Customer Relationship Management (CRM)

A CRM is nothing more than a piece of software that aggregates data based on your, or your company’s profile and setup that analyzes and breaks down “big data” into something that has meaning and relevance to your company and the products and services that it provides. The basic function of a CRM is to be able to understand the large quantity of data out there as it pertains to your company. This is immensely useful because it can analyzes all sorts of items from Social Media to Correspondence, Trends, Product Placement, Customer Loyalty, and many, many more facets. All of which are nearly impossible for a normal person to be able to comprehend, and so we turn to a digital solution that can crunch all that data for us and show us something that has meaning.

Below, will be several links to various aspects of a CRM, the common issue that is entailed within and then a good solution. Business Essentials happens to be one of the leading makers of a better brand of CRM, but just because it gets mentioned does not mean it would work best for your particular company or your particular needs, so bear that in mind as it’s not a recommendation but rather an example of an industry leading company CRM designer.

Sorting Through the Mess

Take the image above for example. The way “big data” looks to most people is how the image originally starts off. It’s complex, messy and doesn’t make any sense at all, it looks like a bunch of random noise and information that has no relation or meaning. Fortunately a properly configured CRM is going to go through, like in the image, and sort through the data, organizing and making sense of it all, making it relevant and connected to each other depending on how it was set up and how your company aims to use it. This changes from company to company but the general gist stays the same regardless.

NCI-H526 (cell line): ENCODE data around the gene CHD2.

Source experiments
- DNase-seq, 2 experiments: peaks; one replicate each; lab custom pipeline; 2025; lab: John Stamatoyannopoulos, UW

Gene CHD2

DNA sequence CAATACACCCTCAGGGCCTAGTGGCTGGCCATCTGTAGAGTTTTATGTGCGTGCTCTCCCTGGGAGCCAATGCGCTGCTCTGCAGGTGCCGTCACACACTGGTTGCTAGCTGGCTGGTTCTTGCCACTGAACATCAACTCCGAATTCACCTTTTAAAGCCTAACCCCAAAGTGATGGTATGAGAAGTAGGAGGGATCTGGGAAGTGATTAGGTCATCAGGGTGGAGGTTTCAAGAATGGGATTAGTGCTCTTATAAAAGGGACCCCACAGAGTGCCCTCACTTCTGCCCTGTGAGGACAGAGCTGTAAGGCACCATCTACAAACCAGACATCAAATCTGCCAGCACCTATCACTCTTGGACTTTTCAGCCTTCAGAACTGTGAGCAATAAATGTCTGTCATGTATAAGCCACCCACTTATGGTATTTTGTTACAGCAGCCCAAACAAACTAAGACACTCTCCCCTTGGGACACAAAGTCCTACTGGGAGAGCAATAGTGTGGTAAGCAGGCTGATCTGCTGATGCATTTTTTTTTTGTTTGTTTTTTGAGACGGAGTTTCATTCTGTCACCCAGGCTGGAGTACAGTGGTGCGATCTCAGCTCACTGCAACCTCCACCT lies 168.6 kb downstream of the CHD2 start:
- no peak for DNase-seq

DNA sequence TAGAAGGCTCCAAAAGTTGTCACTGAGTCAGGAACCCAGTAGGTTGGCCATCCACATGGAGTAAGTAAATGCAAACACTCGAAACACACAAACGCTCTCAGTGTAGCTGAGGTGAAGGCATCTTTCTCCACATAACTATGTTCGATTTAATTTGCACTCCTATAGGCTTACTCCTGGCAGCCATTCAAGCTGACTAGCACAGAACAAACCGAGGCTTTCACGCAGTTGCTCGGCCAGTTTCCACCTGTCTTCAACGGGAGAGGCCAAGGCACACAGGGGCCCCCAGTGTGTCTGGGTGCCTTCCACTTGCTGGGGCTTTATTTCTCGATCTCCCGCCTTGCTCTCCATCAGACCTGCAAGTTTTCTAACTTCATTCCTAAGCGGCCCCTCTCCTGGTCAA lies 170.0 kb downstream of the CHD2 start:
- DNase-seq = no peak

However, the main draw of using CRM is the fact that all this data can be effectively crunched and turned into real statistics and matter to you and your company. You can take all the receipts, the invoices, emails, social media mentions, support tickets and user surveys and come up with no real understanding what all the information means. The CRM can sort through the mess, find the connections and essentially tell you a story about what the data is actually saying to you and to your company. In this way it works like a storyteller, extracting the actual information from the mess and presenting it to you in a neat and orderly manner that gives you an idea what’s going on.

Take this following for an example: You don’t know why your products aren’t selling very well, you have a lower than average amount of support tickets so you don’t think that the products are very bad or breaking often enough to cause people to submit those. Your users aren’t complaining anything is wrong with the software, and the surveys you send out for them to do are coming back generally positive as far as you can understand. Social media is relatively quiet on that front but overall it’s not very negative or positive, just relatively stagnant and quiet. So overall you can’t see what’s wrong with the product or how to improve. You’re just sitting there scratching your head wondering what the devil is going on.